Mystery men with strange persuasive powers, sometimes good but more often evil, are described and discussed in many books with no UFO or religious orientation. A dark gentleman in a cloak and hood is supposed to have handed Thomas Jefferson the design for the reverse side of the Great Seal of the United States (you will find this on a dollar bill). Julius Caesar, Napoleon, and many others are supposed to have had enigmatic meetings with these odd personages. These stories turn up in such unexpected places as Madame Du Barry’s memoirs. She claimed repeated encounters with a strange young man who would approach her suddenly on the street and give her startling prophecies about herself. He pointedly told her that the last time she would see him would serve as an omen for a sudden reversal of her fortunes. Sure enough, on April 27, 1774, as she and her ailing lover, King Louis XV, were heading for the palace of Versailles, the youthful mystery man appeared one final time.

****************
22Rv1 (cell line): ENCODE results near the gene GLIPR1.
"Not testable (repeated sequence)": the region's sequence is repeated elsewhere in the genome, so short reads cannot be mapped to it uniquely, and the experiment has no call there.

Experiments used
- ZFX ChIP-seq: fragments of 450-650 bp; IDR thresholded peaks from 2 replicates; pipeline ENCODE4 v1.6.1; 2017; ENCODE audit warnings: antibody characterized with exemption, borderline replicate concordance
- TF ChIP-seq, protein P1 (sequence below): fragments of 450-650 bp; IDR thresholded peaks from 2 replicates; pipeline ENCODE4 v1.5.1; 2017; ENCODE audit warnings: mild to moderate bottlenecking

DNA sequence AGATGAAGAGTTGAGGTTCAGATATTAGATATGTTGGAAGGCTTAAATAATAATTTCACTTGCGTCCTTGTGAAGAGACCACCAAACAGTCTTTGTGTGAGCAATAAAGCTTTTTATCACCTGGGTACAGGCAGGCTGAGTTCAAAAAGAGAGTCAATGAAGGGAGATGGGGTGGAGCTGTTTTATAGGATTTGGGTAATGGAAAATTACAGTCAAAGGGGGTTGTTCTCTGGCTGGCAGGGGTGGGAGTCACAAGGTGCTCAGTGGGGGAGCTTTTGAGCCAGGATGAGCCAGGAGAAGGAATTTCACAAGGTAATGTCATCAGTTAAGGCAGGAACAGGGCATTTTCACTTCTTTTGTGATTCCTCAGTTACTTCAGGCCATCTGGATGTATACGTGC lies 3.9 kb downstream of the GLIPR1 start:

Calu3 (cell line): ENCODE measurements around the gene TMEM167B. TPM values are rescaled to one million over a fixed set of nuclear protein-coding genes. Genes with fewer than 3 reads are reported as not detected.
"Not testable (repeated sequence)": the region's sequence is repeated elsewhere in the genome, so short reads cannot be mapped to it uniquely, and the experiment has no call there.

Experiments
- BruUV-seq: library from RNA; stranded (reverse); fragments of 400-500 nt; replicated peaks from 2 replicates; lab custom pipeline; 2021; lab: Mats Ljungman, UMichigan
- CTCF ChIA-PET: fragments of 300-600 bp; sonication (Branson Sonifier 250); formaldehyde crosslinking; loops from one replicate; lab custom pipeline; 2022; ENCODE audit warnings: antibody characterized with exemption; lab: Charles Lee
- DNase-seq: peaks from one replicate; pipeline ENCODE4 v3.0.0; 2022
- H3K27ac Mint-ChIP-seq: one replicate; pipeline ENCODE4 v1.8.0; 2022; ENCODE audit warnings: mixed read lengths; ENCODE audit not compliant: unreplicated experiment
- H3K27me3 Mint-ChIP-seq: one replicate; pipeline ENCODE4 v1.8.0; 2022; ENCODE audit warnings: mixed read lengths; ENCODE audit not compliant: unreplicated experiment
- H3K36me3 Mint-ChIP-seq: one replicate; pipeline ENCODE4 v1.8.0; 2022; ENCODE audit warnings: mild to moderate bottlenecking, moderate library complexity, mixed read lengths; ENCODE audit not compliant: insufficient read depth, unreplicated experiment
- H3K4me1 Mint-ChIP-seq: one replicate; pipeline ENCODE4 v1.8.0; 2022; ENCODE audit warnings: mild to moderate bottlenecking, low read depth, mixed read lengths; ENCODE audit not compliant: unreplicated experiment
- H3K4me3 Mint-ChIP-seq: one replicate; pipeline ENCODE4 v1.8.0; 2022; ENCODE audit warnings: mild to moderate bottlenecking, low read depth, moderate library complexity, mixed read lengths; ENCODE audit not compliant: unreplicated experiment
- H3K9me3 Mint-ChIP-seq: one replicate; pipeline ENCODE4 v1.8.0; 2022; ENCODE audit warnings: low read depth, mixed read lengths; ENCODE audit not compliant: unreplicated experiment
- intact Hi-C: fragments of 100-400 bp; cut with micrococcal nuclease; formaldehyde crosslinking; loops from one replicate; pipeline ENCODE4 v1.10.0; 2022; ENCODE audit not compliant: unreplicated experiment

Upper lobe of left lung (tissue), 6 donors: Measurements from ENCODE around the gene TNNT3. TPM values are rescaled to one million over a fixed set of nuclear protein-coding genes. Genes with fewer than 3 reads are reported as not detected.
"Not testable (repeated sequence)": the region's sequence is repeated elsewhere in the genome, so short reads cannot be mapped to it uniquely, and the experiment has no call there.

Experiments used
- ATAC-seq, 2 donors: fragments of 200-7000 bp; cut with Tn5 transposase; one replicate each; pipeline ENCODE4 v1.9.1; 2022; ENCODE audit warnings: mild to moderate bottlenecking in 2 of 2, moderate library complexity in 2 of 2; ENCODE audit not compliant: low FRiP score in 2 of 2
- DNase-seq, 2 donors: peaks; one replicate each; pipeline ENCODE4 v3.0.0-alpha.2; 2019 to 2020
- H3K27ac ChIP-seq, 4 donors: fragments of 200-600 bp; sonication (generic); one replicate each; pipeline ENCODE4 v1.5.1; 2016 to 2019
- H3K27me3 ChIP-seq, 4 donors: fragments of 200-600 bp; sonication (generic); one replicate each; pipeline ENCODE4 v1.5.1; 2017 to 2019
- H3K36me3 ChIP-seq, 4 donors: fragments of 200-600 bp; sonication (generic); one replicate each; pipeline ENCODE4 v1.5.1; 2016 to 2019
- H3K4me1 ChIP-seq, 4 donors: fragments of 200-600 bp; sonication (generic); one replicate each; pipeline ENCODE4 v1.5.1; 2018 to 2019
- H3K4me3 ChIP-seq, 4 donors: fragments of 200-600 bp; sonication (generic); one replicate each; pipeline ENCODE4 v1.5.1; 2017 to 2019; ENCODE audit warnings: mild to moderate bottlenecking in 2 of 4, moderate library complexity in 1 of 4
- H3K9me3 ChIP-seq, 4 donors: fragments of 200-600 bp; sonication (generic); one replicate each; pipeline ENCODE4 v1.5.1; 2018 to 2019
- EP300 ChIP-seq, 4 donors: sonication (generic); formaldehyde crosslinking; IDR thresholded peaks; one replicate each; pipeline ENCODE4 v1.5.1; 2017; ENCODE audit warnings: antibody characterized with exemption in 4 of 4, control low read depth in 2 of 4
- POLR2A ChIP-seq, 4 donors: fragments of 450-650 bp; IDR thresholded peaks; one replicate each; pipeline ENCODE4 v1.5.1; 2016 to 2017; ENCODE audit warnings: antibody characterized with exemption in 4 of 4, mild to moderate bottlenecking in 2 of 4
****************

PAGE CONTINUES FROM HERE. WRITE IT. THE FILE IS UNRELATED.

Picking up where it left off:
“I mechanically directed my eyes toward the iron gate leading to the garden,” she wrote. “I felt my face drained of blood as a cry of horror escaped my lips. For, leaning against the gate was that singular being.”
The coach was halted, and three men searched the area thoroughly but could find no trace of him. He had vanished into thin air. Soon afterward Madame Du Barry’s illustrious career in the royal courts ended, and she went into exile.
Malcolm X, the late leader of a black militant group, reported a classic experience with a paraphysical “man in black” in his autobiography. He was serving a prison sentence at the time, and the entity materialized in his prison cell:
"As I lay on my bed, I suddenly became aware of a man sitting beside me in my chair. He had on a dark suit, I remember. I could see him as plainly as I see anyone I look at. He wasn’t black, and he wasn’t white. He was light-brown-skinned, an Asiatic cast of countenance, and he had oily black hair. I looked right into his face. I didn’t get frightened. I knew I wasn’t dreaming. I couldn’t move, I didn’t speak, and he didn’t. I couldn’t place him racially—other than I knew he was a non-European. I had no idea whatsoever who he was. He just sat there. Then, as suddenly as he had come, he was gone.
John A. Keel (Operation Trojan Horse (Revised Illuminet Edition))